Also, I’ve been volunteering in a lot for the different Preble Street organizations: working at the Teen Center, making meals there, or volunteering in the soup kitchen or in the food pantry.
BDS: What has been the most satisfying part of the internship?
EJ: It might just be working in the kitchen, talking to people, the clients. Because I’m with the Maine Hunger Initiative, I don’t get as much interaction with the clients. There are case workers much more focused on that. But Preble Street strives to get everyone — admin, Maine Hunger Initiative, other groups that are less focused on the clients themselves — into the [soup kitchen or food pantry at the] Resource Center and Teen Center as much as possible, so you can remember what you’re working for. And it’s really powerful to be there and see how it runs.
BDS: What’s been the most challenging part of the job?
EJ: It’s probably the other side of the same coin: dealing with clients. Though it’s satisfying to talk to them and hear their stories, some of it is really hard. Even just something as small as when you’re serving dinner or serving lunch in the kitchen, and you say you can only have one piece of chicken, you know a lot of the times this is probably this person’s only meal today.
I like working in the food pantry. But it’s extremely difficult because there are so few resources. Everyone at Preble Street says it’s the most empty it’s ever been. Even though they do pick-ups every Thursday at several different grocery stores and they have tons of donations, [the amount of food] is so little and it’s trying to feed so many people. So saying you can’t have a second bunch of lettuce is really hard.
BDS: How do you see the internship fitting into your long-term goals?
EJ: I don’t know where I’ll end up but this internship and working at Preble Street has given me an idea of all the different ways you can do nonprofit work. Just within the organization, you have the social work, the case workers; you have the more action/volunteer-type work, which would be the food pantry and soup kitchen and working in the Resource Center; and you also have advocacy, which is probably where I would go if I have a choice. It is more removed from the clients, but in my opinion you can do a lot more with it.
BDS: How will you get there?
EJ: Most people in the organization have social work degrees of some sort. After I graduate, I’ll do a couple years of Peace Corps or something along those lines, international traveling or volunteering of some sort, and then I’ll probably go to grad school. There are some good nonprofit management degrees.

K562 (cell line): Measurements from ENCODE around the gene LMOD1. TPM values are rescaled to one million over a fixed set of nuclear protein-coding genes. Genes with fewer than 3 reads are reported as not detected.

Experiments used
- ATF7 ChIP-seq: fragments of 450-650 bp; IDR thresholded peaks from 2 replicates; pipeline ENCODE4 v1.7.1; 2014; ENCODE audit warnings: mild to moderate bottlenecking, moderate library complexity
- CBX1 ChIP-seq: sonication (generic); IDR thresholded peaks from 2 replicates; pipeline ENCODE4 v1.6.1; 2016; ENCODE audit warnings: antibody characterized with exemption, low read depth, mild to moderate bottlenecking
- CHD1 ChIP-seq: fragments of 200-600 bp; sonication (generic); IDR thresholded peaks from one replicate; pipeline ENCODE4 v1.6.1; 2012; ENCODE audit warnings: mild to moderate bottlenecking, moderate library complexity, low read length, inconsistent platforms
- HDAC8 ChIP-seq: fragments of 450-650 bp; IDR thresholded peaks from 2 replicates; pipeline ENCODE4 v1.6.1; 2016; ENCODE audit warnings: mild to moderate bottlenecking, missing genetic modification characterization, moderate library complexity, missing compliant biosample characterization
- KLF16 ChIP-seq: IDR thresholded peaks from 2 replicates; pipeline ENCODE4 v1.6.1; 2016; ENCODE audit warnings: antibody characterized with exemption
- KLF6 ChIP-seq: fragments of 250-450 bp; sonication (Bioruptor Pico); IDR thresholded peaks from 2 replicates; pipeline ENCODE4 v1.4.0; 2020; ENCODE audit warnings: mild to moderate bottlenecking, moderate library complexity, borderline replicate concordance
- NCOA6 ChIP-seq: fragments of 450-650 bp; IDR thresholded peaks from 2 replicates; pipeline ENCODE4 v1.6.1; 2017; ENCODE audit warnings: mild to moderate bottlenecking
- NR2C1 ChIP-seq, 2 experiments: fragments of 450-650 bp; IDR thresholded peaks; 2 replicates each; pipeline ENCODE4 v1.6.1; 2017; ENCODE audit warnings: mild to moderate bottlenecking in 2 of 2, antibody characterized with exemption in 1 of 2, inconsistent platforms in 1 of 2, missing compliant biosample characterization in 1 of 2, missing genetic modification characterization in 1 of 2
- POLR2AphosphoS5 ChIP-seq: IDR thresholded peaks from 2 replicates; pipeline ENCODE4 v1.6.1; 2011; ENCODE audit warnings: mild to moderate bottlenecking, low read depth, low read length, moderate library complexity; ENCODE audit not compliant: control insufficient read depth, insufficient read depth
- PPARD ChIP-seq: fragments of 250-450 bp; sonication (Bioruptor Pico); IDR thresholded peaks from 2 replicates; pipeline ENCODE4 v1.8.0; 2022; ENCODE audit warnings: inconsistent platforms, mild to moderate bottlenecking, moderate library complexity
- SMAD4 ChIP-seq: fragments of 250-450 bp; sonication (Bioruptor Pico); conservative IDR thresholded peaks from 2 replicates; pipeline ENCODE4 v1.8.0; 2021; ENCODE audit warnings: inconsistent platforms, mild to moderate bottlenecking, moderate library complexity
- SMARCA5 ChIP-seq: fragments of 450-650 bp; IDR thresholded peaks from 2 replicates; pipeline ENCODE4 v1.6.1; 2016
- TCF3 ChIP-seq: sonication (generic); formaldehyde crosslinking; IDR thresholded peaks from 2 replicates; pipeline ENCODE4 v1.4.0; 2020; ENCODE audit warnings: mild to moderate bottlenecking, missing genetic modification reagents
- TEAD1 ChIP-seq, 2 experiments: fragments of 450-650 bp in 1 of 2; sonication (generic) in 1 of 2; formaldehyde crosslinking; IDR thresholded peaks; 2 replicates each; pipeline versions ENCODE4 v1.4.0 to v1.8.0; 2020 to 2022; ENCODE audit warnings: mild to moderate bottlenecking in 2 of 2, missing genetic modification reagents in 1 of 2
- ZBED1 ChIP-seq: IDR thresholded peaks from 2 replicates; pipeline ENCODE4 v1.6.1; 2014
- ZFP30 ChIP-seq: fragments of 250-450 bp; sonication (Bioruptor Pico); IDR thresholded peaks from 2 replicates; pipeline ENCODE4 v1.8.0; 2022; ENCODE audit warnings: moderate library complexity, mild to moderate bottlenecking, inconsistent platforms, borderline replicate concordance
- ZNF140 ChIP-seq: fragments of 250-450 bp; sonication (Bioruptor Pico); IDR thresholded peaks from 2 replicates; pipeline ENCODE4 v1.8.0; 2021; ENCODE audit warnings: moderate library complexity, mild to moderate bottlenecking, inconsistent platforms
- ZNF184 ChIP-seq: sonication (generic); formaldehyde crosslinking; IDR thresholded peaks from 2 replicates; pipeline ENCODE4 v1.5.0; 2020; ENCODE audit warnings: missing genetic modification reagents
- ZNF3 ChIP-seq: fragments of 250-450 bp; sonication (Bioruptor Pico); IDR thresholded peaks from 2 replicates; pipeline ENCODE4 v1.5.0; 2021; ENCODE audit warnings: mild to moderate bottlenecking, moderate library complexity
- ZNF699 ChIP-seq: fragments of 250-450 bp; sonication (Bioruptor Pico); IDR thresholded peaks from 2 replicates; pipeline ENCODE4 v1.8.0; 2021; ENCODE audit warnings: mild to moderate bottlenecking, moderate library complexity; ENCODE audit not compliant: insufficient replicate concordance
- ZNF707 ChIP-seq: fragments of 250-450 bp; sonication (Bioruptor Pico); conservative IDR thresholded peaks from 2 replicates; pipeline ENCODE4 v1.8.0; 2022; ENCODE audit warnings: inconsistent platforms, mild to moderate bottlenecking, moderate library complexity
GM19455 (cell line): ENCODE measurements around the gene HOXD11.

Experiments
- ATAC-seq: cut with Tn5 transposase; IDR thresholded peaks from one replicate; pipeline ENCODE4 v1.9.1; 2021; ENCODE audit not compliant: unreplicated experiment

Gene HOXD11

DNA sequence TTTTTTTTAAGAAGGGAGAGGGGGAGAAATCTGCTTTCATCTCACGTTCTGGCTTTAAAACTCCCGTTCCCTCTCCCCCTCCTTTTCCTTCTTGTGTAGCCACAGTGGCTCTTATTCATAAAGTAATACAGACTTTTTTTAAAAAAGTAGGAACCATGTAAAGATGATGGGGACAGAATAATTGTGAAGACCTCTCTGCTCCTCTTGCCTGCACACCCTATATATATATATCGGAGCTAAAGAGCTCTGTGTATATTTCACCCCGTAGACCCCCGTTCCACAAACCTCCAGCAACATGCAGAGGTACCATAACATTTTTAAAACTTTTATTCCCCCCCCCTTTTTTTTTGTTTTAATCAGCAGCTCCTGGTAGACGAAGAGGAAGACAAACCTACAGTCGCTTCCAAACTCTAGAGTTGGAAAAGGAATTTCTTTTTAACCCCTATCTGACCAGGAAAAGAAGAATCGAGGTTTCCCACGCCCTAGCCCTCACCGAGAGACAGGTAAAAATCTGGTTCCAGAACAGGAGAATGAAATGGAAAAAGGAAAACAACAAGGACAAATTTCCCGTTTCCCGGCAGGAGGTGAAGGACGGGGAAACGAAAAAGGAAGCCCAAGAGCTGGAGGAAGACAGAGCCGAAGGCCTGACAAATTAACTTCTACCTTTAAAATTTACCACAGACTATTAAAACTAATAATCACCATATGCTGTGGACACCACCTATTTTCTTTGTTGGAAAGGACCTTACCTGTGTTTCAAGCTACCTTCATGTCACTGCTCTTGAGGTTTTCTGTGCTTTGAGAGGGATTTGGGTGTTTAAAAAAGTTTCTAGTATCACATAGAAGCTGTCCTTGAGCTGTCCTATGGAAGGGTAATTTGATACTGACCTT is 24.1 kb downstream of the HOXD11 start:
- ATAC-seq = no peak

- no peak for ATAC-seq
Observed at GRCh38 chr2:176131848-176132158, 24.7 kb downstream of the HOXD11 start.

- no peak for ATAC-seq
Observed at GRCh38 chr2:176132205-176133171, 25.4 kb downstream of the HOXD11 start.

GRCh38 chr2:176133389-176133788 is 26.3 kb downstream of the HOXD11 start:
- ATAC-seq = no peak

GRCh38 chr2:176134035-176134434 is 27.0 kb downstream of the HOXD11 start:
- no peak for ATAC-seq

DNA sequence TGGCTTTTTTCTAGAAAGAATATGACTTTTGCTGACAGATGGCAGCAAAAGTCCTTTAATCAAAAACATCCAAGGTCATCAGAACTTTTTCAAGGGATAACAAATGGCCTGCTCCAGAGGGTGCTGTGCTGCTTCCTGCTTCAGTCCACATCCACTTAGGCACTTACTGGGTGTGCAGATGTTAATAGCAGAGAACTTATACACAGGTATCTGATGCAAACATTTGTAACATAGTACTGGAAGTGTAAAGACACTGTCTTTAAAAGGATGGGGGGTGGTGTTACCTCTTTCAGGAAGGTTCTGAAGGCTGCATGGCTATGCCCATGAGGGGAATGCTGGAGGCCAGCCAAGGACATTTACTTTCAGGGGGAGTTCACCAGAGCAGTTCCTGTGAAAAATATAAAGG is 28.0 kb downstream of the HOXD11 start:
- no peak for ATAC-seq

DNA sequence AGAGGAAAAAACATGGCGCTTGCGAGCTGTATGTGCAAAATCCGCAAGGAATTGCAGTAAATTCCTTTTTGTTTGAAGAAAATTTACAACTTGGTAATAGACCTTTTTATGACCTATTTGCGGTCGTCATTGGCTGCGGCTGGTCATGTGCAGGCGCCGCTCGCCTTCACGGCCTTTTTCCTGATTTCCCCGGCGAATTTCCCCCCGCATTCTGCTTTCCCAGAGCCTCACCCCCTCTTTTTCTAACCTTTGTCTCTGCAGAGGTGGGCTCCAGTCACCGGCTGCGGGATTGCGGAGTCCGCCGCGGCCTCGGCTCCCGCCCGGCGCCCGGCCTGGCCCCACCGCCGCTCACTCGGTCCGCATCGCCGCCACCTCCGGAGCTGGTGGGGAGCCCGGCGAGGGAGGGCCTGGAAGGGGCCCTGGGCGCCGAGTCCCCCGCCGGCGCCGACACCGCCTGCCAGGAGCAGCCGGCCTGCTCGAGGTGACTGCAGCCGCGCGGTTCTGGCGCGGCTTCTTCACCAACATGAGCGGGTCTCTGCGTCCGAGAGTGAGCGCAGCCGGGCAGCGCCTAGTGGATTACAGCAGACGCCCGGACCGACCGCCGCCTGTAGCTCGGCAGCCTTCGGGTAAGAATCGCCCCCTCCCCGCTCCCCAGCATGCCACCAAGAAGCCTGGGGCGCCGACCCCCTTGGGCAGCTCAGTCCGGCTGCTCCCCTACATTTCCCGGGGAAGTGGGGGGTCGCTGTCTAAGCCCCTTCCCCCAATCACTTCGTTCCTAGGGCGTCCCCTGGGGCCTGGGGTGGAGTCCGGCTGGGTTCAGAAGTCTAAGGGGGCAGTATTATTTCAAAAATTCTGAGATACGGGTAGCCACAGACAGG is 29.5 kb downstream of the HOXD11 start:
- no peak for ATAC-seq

BDS: How have you changed because of this experience?
EJ: I already think I’ve gained some perspective, certainly, about homelessness and hunger in Maine, and to a smaller extent in the country. There’s a lot I didn’t know about it that I’ve learned in the last couple of weeks. I knew hunger was a serious problem and I knew it affected a lot more people than is generally thought, but I didn’t realize how many ways there are to combat it. For example, I’m pretty sure I’m eligible for food supplement benefits. So many people are eligible who don’t take advantage of it. Even though hunger is getting harder and harder to deal with because of the shrinking pool of resources, and less and less support is going to nonprofits and places trying to combat it, there’s a lot of options.
[Another thing] that’s changed my perspective is I’ve realized there’s a lot of wrong ways to do social work. And I might be biased, or probably quite biased, but is seems to me that Preble Street is doing it the right way. There’s a lot of ways to mess it up. For example, forcing people to get clean before they enter housing — it’s just too hard for some people. Preble Street’s philosophy in regards to housing is “housing first,” which assumes if you have a stable place to live, to at least sleep inside that belongs to you, then you can start to get clean, then you can get a job, then you can reconnect to your family.